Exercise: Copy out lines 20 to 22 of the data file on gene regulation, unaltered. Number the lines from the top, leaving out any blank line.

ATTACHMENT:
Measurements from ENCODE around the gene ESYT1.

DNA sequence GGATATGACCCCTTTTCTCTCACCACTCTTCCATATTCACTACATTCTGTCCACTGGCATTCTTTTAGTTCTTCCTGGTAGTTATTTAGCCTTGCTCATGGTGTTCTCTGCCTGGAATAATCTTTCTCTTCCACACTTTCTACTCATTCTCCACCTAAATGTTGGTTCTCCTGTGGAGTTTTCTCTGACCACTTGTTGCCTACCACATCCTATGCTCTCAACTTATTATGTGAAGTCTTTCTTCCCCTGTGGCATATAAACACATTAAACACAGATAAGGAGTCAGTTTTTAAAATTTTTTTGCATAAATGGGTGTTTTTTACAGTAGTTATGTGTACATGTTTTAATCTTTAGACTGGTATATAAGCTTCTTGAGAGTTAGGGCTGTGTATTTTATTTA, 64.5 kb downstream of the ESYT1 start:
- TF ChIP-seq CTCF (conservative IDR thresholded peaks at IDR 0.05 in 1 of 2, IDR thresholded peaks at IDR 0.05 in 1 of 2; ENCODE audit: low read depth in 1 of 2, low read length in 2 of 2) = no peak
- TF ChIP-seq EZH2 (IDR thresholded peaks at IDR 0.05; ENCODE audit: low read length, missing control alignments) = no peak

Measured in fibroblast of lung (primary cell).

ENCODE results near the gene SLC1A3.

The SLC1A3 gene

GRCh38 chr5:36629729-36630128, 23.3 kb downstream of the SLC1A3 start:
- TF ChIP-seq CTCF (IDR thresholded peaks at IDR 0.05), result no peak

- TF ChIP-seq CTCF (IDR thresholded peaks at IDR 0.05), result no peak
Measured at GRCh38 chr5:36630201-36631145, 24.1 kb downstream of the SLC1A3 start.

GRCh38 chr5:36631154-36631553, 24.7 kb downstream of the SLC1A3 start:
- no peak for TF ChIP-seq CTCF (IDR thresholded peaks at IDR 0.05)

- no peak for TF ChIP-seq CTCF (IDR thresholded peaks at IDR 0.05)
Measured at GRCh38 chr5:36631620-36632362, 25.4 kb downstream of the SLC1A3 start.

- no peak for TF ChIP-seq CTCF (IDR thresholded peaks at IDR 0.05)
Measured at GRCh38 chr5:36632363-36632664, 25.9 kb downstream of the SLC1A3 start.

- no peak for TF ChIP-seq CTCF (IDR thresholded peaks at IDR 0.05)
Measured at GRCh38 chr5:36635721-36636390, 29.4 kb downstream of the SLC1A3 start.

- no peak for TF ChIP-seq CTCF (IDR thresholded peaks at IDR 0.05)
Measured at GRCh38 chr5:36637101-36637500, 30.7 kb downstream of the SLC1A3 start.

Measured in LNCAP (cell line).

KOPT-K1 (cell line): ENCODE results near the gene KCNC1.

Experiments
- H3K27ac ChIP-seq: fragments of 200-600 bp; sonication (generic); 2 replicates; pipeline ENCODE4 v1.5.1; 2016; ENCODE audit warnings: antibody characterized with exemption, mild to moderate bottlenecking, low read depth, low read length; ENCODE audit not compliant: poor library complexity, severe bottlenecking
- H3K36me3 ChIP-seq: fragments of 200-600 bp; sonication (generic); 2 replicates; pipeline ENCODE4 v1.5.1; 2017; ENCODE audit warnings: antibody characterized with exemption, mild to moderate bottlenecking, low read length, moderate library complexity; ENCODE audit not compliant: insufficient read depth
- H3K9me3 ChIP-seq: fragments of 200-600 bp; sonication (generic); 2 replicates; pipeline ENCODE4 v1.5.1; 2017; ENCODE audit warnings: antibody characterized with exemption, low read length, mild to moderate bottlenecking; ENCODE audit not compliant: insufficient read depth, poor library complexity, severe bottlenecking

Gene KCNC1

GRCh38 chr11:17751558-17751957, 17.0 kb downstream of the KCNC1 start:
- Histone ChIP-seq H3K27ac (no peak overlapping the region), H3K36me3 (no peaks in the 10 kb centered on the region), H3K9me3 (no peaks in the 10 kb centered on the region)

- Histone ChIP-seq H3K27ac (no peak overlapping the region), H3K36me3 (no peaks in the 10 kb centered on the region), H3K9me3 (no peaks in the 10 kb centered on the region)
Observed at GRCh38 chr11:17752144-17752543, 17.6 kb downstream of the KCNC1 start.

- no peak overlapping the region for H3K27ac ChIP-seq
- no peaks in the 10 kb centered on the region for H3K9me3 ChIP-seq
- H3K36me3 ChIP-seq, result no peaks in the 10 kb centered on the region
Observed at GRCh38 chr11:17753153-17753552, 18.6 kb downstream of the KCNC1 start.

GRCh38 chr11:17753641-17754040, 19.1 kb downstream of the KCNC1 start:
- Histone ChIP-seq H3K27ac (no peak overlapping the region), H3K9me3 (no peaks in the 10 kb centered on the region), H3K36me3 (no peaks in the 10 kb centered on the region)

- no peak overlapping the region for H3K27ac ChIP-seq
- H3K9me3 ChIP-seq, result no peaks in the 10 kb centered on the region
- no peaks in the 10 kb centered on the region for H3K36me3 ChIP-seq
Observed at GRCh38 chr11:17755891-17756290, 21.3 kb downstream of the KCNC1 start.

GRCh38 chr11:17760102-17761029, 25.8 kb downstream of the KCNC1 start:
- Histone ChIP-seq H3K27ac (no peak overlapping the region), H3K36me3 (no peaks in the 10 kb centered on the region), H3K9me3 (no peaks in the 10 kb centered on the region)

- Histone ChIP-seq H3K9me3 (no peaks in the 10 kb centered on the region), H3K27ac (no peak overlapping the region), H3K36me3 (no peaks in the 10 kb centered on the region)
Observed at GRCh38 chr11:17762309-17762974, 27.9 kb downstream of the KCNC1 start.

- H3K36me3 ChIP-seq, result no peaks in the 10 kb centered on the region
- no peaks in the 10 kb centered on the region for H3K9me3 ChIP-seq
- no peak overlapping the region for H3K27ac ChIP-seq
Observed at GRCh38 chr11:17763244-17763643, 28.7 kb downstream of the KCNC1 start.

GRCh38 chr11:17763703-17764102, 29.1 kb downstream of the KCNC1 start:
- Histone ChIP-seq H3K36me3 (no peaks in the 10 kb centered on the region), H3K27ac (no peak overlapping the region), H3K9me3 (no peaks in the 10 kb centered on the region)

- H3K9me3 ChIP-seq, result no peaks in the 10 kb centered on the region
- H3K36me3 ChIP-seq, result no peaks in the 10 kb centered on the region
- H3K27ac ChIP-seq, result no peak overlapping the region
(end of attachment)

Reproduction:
- no peak for TF ChIP-seq CTCF (IDR thresholded peaks at IDR 0.05)
Measured at GRCh38 chr5:36637101-36637500, 30.7 kb downstream of the SLC1A3 start.

Measured in LNCAP (cell line).